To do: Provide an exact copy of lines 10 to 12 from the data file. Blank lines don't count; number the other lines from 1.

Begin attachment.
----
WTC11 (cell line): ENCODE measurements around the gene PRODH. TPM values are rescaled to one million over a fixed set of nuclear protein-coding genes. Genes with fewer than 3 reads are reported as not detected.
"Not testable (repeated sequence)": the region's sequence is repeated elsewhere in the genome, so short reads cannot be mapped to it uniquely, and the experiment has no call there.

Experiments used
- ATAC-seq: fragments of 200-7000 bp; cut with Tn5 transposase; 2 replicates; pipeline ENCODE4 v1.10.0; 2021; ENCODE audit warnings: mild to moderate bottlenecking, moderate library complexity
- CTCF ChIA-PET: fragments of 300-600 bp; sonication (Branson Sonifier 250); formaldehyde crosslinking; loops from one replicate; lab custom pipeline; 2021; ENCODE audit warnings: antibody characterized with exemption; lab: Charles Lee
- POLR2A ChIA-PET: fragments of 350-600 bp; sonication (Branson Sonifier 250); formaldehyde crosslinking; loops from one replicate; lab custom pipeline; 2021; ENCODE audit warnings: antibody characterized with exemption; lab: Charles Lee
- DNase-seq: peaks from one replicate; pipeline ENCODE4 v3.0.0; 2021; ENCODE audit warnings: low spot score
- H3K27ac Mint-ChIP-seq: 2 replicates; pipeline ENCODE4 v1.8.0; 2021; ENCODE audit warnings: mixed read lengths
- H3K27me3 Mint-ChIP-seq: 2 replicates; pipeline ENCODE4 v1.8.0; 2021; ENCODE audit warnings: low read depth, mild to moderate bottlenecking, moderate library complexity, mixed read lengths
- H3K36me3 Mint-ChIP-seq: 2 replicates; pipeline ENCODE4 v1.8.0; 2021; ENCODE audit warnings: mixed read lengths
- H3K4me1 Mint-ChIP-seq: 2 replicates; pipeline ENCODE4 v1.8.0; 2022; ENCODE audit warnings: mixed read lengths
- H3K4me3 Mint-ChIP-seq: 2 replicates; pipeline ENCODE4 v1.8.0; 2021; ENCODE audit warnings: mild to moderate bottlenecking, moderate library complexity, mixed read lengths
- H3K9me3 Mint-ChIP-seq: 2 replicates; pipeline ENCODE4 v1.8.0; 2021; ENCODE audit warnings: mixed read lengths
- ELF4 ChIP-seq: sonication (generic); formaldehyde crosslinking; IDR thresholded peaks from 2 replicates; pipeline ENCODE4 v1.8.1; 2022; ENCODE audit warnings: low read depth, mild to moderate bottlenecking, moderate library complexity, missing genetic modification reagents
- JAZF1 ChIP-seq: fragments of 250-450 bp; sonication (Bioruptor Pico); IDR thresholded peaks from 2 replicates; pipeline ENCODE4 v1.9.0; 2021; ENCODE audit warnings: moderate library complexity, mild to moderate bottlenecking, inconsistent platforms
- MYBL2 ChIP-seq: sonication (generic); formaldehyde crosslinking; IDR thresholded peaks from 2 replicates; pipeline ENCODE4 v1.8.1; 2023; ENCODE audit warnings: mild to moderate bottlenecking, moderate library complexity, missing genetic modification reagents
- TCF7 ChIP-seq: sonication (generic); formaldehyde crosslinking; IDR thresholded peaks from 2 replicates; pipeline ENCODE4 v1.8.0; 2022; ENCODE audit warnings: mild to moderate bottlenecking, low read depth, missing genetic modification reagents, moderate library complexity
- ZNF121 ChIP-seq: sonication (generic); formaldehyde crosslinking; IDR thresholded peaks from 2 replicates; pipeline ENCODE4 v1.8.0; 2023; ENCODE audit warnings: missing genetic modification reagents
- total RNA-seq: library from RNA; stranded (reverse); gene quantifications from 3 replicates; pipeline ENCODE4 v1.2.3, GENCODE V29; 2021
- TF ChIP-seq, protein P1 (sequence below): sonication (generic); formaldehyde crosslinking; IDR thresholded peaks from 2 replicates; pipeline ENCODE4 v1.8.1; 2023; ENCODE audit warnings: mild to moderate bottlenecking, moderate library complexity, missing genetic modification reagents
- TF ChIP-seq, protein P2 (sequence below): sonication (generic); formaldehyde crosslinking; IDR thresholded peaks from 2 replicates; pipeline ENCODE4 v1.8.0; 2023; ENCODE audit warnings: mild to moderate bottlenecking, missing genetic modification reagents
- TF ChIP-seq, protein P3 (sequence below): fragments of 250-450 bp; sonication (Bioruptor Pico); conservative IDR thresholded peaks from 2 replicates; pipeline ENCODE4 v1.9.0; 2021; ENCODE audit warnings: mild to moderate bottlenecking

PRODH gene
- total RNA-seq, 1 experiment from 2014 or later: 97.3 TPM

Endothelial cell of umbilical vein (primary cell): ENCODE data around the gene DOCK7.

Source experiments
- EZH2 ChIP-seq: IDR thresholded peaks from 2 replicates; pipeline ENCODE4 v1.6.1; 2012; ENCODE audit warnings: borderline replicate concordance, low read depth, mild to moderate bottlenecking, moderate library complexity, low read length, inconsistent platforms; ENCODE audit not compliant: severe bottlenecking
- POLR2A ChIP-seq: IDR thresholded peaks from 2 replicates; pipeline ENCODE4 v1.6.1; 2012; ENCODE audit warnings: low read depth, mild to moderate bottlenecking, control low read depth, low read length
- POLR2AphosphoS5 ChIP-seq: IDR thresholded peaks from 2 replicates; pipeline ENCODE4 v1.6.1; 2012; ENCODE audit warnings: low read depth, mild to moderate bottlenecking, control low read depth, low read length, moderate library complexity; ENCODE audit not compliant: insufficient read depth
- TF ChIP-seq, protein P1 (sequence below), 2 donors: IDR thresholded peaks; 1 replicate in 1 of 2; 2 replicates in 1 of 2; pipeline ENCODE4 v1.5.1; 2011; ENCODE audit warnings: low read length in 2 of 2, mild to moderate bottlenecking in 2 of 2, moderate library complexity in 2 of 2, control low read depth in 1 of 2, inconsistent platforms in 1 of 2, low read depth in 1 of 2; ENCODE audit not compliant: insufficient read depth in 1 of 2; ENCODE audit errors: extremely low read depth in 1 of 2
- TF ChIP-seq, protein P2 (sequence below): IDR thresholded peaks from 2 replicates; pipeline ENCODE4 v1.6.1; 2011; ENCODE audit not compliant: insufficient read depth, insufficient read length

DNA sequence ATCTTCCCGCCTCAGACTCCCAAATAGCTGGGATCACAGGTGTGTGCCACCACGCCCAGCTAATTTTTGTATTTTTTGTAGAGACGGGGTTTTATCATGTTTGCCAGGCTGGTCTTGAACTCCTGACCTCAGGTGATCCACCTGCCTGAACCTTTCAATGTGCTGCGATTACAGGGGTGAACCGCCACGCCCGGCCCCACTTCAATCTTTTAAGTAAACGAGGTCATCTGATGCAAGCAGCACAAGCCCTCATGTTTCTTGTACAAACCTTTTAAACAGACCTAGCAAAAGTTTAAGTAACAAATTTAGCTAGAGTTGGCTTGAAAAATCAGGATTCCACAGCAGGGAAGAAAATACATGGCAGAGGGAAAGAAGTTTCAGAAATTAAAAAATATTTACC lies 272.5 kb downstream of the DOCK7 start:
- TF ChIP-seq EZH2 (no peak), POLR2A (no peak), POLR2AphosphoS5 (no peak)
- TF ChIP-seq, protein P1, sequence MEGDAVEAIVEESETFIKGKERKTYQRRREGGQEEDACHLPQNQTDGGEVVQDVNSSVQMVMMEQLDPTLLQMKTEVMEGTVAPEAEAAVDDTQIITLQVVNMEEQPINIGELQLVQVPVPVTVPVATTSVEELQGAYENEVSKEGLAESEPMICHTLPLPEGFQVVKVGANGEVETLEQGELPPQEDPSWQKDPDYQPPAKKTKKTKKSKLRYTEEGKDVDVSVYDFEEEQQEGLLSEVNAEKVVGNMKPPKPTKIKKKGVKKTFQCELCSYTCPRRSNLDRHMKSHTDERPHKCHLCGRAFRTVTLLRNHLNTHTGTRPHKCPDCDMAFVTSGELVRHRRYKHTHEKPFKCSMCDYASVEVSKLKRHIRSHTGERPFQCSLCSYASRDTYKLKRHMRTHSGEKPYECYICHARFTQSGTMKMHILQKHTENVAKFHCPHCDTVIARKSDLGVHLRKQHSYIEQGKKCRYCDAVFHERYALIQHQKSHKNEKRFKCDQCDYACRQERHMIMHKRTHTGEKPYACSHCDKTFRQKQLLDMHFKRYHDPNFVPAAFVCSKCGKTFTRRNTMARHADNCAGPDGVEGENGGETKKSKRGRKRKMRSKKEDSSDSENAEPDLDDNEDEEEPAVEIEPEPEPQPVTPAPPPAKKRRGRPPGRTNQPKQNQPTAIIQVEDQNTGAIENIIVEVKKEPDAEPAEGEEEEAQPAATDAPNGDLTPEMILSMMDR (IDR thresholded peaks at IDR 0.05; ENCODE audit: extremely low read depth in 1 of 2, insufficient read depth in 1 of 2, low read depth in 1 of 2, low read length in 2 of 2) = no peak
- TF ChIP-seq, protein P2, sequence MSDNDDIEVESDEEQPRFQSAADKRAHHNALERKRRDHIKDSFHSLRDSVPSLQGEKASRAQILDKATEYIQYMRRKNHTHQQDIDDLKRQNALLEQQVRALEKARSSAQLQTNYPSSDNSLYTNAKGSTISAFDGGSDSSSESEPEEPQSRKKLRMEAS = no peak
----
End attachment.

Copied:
- H3K36me3 Mint-ChIP-seq: 2 replicates; pipeline ENCODE4 v1.8.0; 2021; ENCODE audit warnings: mixed read lengths
- H3K4me1 Mint-ChIP-seq: 2 replicates; pipeline ENCODE4 v1.8.0; 2022; ENCODE audit warnings: mixed read lengths
- H3K4me3 Mint-ChIP-seq: 2 replicates; pipeline ENCODE4 v1.8.0; 2021; ENCODE audit warnings: mild to moderate bottlenecking, moderate library complexity, mixed read lengths